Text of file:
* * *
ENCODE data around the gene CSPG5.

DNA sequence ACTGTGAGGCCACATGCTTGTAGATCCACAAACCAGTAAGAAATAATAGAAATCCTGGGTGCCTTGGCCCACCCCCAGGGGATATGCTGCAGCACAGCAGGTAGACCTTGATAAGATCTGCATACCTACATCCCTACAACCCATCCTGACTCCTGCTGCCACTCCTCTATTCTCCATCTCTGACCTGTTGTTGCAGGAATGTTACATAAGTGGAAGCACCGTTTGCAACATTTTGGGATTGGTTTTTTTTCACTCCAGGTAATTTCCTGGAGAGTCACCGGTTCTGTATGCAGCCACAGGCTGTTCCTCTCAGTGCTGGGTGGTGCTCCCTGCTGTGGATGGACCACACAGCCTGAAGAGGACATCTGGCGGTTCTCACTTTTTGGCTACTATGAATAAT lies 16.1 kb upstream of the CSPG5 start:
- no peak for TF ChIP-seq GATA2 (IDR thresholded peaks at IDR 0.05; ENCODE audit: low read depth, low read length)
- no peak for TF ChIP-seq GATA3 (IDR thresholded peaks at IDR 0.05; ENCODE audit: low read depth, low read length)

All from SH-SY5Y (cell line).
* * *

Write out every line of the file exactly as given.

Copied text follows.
ENCODE data around the gene CSPG5.

DNA sequence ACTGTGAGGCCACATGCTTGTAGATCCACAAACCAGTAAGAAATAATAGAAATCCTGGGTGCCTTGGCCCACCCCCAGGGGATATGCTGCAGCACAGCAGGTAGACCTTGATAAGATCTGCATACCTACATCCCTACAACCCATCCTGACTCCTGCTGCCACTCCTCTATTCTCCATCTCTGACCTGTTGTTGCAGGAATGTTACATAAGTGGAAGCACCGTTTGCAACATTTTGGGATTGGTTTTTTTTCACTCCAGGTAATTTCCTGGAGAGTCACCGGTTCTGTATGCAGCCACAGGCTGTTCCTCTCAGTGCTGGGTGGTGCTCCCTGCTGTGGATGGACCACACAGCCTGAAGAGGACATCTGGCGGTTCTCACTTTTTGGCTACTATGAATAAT lies 16.1 kb upstream of the CSPG5 start:
- no peak for TF ChIP-seq GATA2 (IDR thresholded peaks at IDR 0.05; ENCODE audit: low read depth, low read length)
- no peak for TF ChIP-seq GATA3 (IDR thresholded peaks at IDR 0.05; ENCODE audit: low read depth, low read length)

All from SH-SY5Y (cell line).